Search and Seizure Questions Redefined

On November 3, 2011, the Israel State Employment Tribunal handed down its decision in Zuko Marketing and Distribution Ltd. (Zuko) et. al. v. Haim (Cherry) Bakush et. al. The case involved two appeals on search and seizure operations by Zuko’s attorneys. Zuko runs a heavy machinery and engineering business. Cherry was a senior employee of Zuko for over 20 years and when he resigned Cherry undertook to maintain in confidence the trade secrets of Zuko. Cherry was well compensated in his retirement agreement. Shortly after his retirement in 2006, Cherry began to compete with Zuko. Zuko argued Cherry was making use of proprietary software and database it developed over dozens of years. Zuko further argued the software and database were not available on the market and contained its trade secrets.  Zuko learned of Cherry’s actions in 2009 and in March 2010 filed a motion for preliminary injunction and search and seizure. The District Employment Court rejected the motion based on laches. On appeal the State Employment Court reversed and granted the motion based on the fact that the motion was for the seizure of evidence. Moreover, already in this appeal the court found Zuko had trade secrets.

Following the performance of the search and seizure Cherry filed a response to the motion and sought the cancellation of the search and seizure and the disqualification of the evidence seized. The District Employment Court cancelled the search and seizure and disqualified the evidence seized because it found there were no trade secrets because the database was comprised from public sources and because the execution officer acted contrary to the order handed out by the court. Zuko appealed.

The State Employment Court accepted the appeals and reversed. The court found that the lower court failed to give the appellants time to respond to the motion to cancel the seizure order. The lower court’s failure to to allow the appellants to respond to a motion was contrary to the basic legal principles that the court will not rule without receiving both parties’ position. Likewise, the lower court refused to hear some of the appellant’s witnesses without providing any explanation. These procedural defaults were sufficient reasons for the court to reverse.

In addition the court stated that in accordance with Section 16 of the Commercial Torts Law, the lower court had jurisdiction to grant a search and seizure order if there was a real threat that a tort was being committed. One such tort would be the misappropriation of a trade secret without the consent of its owner, or the use of the secret by its misappropriater. The court stated further that two elements should have been proved to obtain the order: 1. that there existed a trade secret; and 2. that there was a real threat that the tort of misappropriation of trade secrets was being committed.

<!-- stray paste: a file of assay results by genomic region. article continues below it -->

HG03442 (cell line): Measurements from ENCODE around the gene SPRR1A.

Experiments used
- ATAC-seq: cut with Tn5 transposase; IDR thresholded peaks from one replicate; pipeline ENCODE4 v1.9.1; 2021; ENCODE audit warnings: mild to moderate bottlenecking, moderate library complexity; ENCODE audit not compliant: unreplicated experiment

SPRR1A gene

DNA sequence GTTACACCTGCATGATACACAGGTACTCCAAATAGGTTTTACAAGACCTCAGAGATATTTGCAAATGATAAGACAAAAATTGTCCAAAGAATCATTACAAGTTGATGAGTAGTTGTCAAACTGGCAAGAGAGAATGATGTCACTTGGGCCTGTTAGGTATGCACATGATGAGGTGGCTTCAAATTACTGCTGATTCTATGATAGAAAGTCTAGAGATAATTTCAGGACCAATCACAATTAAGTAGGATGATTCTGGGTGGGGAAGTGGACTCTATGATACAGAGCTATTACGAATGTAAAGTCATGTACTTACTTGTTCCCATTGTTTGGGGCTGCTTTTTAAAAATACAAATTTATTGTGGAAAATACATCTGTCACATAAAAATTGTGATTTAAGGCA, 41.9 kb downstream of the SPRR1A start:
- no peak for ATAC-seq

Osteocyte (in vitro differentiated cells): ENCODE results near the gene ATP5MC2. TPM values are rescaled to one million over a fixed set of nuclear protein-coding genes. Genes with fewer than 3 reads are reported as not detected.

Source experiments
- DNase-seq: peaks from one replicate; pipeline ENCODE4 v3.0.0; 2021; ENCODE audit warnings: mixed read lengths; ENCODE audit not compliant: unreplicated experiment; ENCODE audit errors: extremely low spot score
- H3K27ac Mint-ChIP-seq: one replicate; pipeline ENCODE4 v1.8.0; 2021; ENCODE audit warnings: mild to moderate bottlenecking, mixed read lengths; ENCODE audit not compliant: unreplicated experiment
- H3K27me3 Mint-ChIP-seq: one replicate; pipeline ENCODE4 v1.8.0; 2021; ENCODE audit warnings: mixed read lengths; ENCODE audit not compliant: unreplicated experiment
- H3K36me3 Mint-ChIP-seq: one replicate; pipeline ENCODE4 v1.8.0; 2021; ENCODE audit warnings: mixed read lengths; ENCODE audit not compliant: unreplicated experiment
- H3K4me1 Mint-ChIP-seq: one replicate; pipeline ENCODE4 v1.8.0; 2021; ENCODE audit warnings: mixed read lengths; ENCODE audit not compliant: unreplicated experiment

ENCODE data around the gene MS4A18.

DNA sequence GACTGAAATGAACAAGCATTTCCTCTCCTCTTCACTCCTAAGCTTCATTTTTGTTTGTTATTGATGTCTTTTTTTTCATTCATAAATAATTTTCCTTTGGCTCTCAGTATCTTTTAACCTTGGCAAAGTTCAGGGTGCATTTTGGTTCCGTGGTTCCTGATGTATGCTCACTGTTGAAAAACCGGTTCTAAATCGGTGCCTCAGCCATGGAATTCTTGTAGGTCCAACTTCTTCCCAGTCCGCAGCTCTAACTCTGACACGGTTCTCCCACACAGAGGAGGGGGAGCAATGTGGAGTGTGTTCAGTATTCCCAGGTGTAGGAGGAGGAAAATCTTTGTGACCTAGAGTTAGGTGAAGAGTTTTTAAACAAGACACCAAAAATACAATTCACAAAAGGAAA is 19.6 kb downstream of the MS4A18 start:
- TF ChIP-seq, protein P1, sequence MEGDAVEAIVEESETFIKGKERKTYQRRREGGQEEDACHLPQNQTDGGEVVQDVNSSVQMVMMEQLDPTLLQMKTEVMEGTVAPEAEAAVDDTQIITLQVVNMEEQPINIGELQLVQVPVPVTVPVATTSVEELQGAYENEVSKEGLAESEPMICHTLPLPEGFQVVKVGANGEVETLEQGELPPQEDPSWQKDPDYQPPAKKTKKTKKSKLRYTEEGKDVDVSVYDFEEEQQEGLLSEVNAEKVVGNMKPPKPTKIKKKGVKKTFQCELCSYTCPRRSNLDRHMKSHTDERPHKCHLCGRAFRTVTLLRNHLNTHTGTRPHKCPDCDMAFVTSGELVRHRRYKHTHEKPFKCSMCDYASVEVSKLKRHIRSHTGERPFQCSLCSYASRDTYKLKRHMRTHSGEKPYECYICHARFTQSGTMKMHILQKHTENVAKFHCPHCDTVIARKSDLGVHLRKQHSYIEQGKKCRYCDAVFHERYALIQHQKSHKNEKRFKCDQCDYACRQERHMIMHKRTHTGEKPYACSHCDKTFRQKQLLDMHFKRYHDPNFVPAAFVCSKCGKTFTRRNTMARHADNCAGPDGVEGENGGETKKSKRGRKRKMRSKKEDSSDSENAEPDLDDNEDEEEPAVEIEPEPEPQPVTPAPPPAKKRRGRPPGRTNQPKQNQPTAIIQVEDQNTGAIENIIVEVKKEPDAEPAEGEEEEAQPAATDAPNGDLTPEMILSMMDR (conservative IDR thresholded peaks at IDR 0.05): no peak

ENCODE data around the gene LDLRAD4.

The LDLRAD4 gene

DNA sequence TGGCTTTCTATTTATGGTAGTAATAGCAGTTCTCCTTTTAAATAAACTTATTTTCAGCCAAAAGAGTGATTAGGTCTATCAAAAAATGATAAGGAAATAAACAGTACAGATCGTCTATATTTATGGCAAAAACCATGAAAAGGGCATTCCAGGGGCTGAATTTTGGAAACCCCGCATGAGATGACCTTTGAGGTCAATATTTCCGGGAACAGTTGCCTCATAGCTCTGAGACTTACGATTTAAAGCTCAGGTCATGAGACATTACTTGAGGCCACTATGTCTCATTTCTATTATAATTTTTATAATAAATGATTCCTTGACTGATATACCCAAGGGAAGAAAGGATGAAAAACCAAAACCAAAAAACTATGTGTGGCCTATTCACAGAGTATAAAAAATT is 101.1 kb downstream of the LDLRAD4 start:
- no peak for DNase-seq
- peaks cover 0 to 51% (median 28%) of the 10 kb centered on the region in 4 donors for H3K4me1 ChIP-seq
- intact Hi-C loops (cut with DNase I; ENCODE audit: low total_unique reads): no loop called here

In reviewing the lower court’s ruling on the first issue, the appeals court stated that the fact that the sources for a collection of a database were public, did not render that database public lacking a trade secrets. On the contrary, the appeals court stated that the collection of data, sorting, updating, adding data, and adding data mining capabilities over many years and cataloging said data generated an added value which provided its owner’s with a business advantage resulting in a trade secret. Attaining a trade secret status allowed others to create their own database, even on the same subject and from the same sources, but did not award Cherry the right to misappropriate it.

As to the execution of the search and seizure order the appeals court stated that while the lower court found the following actions damaging to the execution of the court order, in effect, such actions were normative and did not harm the execution thereof: 1. that the order was provided to the executing officer in the office of the appellant’s attorneys office; 2. that executing officer received explanations from the appellant’s attorneys; 3. that the executing attorney performed a search in Cherry’s “company” and not “place of business”; 4. that a computer expert can be a second witness to the performance of the order; 5. that the information seized was reviewed by the computer expert while being assisted by the appellants; 6. that the expert report was filed at a later stage; and 7. that the return of seized items was done with the approval of the appellant’s attorneys and not the court. Finding that the flaws found by the lower court were normative and was acted upon as granted the appeals court re-enstated the results of the search and seizure order.

This case shows the haphazards of trying to enforce IP rights before the Israeli employment courts. In many cases, the Israeli district employment courts judges are not familiar with complicated search and seizure operations and tend to be overly protective of employees (even if they left the company with trade secrets and are clearly misappropriating them). This case serves to instruct lower employment courts how to handle search and seizure orders and how to treat trade secrets.